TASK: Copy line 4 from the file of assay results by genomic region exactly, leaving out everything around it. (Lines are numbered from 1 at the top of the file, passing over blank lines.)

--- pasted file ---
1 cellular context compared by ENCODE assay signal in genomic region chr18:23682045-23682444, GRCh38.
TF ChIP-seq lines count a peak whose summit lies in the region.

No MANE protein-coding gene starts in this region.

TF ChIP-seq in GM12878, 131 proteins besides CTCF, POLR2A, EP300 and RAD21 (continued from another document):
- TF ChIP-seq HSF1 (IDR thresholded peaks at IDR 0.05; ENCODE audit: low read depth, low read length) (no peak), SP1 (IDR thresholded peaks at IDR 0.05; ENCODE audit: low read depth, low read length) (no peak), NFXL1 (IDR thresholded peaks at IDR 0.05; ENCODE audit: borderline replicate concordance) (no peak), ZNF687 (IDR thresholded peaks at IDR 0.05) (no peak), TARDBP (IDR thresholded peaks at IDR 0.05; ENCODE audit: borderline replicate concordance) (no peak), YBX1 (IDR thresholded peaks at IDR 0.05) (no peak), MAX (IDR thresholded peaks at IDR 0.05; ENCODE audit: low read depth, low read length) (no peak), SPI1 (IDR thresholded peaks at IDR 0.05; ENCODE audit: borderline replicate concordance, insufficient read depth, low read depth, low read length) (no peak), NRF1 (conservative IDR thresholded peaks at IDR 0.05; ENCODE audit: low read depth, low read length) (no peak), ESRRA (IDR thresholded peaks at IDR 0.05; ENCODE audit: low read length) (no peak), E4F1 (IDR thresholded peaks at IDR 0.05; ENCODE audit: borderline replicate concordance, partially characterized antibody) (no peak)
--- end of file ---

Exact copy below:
TF ChIP-seq in GM12878, 131 proteins besides CTCF, POLR2A, EP300 and RAD21 (continued from another document):